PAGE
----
Aside from the occasional video projects that I may have worked on for the church, I found my experience manifesting in an unexpected area – my presentation in the pulpit. I spent my entire career behind the camera, leading, directing and manipulating the picture to bring about a desired result. However, as I found myself out in front and on stage (pulpit), I discovered a level of comfort and ability to connect with audiences that I didn’t realize I had. Not discounting the Spirit’s gracious work and calling, I think all of those years of working with on-camera talent, giving direction, learning from them, and watching endless hours of recorded footage had subtle effect on me. Turns out I was learning the whole time on how to carry myself before a watching audience!

  1. What are the media courses you are currently teaching at Moody Bible Institute and how have you linked them to your personal experiences?

The first class is Fundamentals of Video. This is an introductory course to video production where students get practical hands-on experience in all areas of video production. The second course is Media Practicum: Video, a student-led course where students collaboratively work on a joint project. In both courses, I challenge students to share stories through the medium of film and video that are personally meaningful and connect back to the gospel. This is an exciting place to be teaching where we can bridge the redemptive Biblical narrative with a students’ personal walk and calling to ministry. We’re training global ministry leaders who are learning to effectively communicate the gospel.

  1. You’re leading a new church plant, Restoration Church. What is your main mission and where do you plan on breaking ground?

Restoration Church seeks to restore lives, our communities, and the world with the transformational power of the gospel. We’re going to get our hands dirty. We’re going to go where no one else wants to go. We’re going to be invested in our community and throughout the world. Restoration Church will be located in the northwest suburbs of Chicago in Lake Zurich, IL, and our core team is already meeting and praying together. We have dreams of planting additional churches across Chicago with a like-minded mission and calling for the Kingdom.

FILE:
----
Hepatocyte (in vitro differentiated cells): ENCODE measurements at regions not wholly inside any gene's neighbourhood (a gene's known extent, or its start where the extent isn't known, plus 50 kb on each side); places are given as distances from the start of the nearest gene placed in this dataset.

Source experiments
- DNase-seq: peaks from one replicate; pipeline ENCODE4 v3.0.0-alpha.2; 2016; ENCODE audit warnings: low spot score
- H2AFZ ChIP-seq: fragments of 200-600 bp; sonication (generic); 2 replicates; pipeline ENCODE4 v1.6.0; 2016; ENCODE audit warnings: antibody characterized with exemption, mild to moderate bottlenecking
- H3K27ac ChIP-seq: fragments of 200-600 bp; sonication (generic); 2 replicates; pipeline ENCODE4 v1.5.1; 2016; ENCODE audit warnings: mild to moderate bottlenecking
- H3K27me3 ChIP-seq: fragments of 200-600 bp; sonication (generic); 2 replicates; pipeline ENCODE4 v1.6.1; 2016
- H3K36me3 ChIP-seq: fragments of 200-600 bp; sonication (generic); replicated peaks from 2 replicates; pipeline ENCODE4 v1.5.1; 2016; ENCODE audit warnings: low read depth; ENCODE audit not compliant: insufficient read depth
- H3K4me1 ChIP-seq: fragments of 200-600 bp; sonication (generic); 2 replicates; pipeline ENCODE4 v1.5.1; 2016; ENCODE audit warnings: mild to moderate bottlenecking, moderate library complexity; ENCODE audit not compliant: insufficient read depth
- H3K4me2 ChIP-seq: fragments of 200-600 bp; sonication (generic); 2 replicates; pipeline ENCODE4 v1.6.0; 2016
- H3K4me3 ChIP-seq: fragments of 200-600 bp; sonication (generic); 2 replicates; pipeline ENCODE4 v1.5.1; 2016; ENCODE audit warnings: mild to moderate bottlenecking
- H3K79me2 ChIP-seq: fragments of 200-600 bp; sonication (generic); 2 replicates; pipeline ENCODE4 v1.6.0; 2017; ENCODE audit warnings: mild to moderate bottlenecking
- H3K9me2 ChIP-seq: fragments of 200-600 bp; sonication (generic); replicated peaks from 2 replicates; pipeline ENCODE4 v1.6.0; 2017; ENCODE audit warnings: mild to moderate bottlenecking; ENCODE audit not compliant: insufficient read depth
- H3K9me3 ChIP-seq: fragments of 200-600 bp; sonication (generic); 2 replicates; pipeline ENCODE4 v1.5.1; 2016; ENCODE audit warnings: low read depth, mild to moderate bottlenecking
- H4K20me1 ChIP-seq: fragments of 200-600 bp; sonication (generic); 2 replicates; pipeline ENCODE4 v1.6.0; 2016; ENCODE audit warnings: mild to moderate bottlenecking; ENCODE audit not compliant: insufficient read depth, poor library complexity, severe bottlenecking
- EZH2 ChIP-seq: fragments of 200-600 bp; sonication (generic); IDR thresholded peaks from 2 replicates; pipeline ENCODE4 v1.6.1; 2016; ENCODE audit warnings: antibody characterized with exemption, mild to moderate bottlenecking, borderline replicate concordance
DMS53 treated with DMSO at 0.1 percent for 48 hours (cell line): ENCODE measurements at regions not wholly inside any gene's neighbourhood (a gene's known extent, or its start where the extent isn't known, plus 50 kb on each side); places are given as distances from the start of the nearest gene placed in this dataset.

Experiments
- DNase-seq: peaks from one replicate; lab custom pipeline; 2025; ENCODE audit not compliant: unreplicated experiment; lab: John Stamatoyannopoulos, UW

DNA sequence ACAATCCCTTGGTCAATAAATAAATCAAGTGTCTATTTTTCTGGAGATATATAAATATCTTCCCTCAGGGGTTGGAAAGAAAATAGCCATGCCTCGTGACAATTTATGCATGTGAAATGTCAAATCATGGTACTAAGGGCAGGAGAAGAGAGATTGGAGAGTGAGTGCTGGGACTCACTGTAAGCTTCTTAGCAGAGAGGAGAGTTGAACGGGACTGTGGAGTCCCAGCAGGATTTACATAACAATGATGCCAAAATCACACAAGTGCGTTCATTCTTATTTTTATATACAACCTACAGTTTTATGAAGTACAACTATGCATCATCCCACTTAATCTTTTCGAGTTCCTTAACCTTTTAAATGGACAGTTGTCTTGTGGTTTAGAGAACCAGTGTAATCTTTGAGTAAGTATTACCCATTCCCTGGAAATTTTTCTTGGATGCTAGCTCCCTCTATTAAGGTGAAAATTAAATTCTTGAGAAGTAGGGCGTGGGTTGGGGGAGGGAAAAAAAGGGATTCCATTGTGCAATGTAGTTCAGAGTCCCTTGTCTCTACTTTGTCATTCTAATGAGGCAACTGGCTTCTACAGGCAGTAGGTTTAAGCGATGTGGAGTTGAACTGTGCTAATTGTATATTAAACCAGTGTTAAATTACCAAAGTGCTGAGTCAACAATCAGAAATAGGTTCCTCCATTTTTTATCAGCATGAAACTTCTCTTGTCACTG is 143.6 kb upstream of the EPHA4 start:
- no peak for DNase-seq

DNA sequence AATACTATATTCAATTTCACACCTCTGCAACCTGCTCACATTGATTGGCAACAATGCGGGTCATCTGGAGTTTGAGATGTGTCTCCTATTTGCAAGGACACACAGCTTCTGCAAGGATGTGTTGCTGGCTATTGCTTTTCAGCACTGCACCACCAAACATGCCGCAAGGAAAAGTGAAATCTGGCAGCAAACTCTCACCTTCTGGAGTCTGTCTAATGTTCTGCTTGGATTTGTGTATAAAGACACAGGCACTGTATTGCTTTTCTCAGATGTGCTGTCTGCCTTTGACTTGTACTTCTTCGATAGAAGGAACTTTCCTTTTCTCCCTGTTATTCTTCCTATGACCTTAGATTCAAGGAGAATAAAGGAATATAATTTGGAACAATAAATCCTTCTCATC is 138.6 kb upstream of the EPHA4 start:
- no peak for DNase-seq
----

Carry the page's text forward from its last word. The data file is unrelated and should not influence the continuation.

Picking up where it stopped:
1. What advice would you give someone who feels they haven’t found their purpose in life?

First, lean into Christ. Go into your proverbial closet. Shut the door. Remove the distractions. Then pour your heart out to God. Be honest. Be vulnerable. Be angry if you are angry. Be broken if you’re sad, disappointed, or depressed. God can take it. He can handle it. He’s so big and filled with so much love and grace. Once you’ve laid it all out and bare before Him, sit still. Be quiet and listen. He may not reveal it in the moment. But He will in due-time.

Secondly, get up and get to work. If the Lord gave you a word, a sign, an inspiration, or a dream – test it! Ask others that know you. Put yourself in positions that give you an introductory experience. I remember when the Lord first said, “plant a church”. I thought He was crazy! Heck, I thought I was crazy! Around the same time I was offered a part-time position in a church to be a youth pastor. I first said, “no way!” After a time of prayer, I stepped up, took the position, and put the call to the test. Turns out the Lord was preparing me. He used me in the role. He grew me and slowly affirmed a call to church plant over the course of the next 6 years.

If the Lord hasn’t given you that sign or inspiration – get up and get back to work! Keep your eyes open. Be listening to promptings from the Lord. Perhaps those around you have been speaking into your life or affirming your present calling. Maybe you are exactly where God needs you to be for the future.

Lastly, life is never over. For those redeemed by Christ, your life today is preparation for the next. Who knows what your future vocation or purpose will be in the new earth when Christ returns, but it’s sure to reflect something of what you are doing today. Embrace it and remember this is a journey of faith. The Lord is sovereignly at work in your life. Your only true purpose is to love God and glorify Him with your life. You can do that almost anywhere.